22 Jul 1994
14 Sep 1994
12 Nov 1994
Figure 51. River bank erosion at the River Section-North.
Recession rates vary because erosion takes
place as rapid, short-duration events (Tables 1
and 2). Recession is mostly caused by current
scour of the lower, unvegetated portion of gully
walls during ebb tide when water velocities are
high. Because the uppermost 2030 cm of mate-
rial is consolidated and rootbound, this soil and
root mat fail only after an erosional niche of
approximately 0.5 m or deeper is cut below it.
Along steep scarps, blocks of consolidated, root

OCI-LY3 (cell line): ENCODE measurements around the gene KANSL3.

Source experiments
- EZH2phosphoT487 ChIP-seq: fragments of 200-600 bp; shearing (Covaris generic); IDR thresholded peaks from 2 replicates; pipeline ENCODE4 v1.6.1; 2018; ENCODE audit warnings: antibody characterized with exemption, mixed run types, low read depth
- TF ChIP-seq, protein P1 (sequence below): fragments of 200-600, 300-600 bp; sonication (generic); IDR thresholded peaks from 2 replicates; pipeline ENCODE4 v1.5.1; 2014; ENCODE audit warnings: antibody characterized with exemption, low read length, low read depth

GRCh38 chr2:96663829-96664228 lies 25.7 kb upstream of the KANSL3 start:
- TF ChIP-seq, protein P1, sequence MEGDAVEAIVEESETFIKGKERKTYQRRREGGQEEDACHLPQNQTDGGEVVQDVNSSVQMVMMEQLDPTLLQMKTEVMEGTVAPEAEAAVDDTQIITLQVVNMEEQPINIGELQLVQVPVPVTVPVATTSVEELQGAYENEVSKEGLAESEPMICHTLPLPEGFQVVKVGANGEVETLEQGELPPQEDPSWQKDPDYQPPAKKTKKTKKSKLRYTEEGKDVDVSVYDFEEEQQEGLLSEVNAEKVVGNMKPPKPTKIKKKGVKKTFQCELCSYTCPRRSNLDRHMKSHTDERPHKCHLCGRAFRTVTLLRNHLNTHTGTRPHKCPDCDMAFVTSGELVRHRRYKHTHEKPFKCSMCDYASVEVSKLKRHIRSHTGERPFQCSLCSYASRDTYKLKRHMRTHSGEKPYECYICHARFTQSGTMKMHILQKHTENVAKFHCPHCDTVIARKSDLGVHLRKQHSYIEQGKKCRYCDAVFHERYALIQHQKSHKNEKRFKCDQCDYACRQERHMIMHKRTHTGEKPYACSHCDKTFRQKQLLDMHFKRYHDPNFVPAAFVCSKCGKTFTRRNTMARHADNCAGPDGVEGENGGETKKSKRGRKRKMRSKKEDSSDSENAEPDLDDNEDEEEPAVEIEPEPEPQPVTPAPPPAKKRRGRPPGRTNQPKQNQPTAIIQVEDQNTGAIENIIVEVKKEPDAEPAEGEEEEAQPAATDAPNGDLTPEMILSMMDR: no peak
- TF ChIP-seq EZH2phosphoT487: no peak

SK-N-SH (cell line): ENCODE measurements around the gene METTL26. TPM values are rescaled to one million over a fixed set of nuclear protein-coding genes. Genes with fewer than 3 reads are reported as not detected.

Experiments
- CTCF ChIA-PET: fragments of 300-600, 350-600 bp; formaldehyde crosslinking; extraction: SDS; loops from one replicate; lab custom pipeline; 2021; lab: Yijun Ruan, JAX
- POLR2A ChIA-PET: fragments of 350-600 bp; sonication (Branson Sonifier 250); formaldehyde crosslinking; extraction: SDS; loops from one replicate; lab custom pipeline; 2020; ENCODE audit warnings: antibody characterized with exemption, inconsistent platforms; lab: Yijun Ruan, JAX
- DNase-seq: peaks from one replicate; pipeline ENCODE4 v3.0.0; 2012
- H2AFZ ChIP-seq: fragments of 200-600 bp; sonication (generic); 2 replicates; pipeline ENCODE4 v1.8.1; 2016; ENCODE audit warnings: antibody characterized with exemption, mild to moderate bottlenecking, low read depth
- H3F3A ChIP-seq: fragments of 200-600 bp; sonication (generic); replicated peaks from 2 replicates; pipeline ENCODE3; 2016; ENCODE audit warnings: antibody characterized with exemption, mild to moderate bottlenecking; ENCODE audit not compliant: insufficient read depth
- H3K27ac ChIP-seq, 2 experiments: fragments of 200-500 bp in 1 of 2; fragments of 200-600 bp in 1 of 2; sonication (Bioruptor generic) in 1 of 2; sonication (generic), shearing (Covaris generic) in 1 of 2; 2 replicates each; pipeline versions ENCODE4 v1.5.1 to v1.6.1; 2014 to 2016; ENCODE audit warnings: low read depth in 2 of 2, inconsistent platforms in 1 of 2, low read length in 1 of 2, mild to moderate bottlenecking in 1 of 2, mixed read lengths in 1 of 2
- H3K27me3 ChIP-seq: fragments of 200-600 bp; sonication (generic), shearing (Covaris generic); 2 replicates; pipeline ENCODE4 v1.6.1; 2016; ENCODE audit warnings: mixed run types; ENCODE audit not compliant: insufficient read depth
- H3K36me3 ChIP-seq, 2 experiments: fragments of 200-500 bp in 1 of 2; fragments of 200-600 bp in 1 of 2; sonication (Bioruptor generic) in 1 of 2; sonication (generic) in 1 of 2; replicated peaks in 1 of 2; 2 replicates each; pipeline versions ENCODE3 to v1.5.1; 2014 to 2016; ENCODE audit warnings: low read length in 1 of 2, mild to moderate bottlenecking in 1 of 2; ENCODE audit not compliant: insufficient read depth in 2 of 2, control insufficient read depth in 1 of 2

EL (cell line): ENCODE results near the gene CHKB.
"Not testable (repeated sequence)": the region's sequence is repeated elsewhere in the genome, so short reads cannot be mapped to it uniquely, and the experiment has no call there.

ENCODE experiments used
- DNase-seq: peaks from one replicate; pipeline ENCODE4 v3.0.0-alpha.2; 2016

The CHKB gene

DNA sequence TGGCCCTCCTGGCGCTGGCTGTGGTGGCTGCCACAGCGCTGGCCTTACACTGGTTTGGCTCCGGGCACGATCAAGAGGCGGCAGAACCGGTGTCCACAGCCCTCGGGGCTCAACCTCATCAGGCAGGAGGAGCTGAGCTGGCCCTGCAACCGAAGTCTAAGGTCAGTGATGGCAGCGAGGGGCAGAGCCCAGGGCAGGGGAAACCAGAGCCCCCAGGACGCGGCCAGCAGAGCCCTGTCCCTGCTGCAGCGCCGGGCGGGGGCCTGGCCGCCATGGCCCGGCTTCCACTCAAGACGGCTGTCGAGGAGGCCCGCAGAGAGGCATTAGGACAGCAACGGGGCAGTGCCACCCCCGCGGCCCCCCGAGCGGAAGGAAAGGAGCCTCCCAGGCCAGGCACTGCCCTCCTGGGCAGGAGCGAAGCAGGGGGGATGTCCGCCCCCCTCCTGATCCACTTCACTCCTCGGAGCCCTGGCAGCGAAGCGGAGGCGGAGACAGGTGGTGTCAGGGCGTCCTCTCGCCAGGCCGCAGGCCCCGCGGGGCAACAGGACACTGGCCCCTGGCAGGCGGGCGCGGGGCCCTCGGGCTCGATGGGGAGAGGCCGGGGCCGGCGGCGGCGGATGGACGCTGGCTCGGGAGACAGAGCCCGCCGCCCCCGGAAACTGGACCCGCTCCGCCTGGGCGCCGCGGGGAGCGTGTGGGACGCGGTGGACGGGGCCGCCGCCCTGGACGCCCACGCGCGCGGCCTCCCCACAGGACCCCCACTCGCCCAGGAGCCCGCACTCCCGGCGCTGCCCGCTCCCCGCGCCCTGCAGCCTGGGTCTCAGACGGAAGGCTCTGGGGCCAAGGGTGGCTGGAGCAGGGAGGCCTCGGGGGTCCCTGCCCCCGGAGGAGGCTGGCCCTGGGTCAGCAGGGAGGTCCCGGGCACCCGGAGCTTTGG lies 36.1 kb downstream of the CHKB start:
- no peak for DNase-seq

bound sediments fall and roll into the gully bot-
toms, remaining intact until currents eventually
break them down either by rolling them along
the bed or by scour (Fig. 53). The lateral walls of
gullies, which tend to develop low-angle slopes
as headwalls, progressively recede inland, fail-
ing mainly by rotational slumping, but also by
debris flow; both processes introduce sediment
into the gully channel. On gentler slopes, blocks
of rootbound material can remain intact as they
are transported by these mudflows. This se-
quence of events happens at different times and
rates, and therefore recession varies within as
well as among the study sites (Table 14).
If our measurements of the average recession
Figure 52. Eastward view of eroded cuspate embayment
rates are representative of longer-term trends,
at monitored section of B-Gully where white phospho-
then erosion may be expected to extend gullies
rus was recorded in transport.
into ponds over the next 1550 years (Table 15).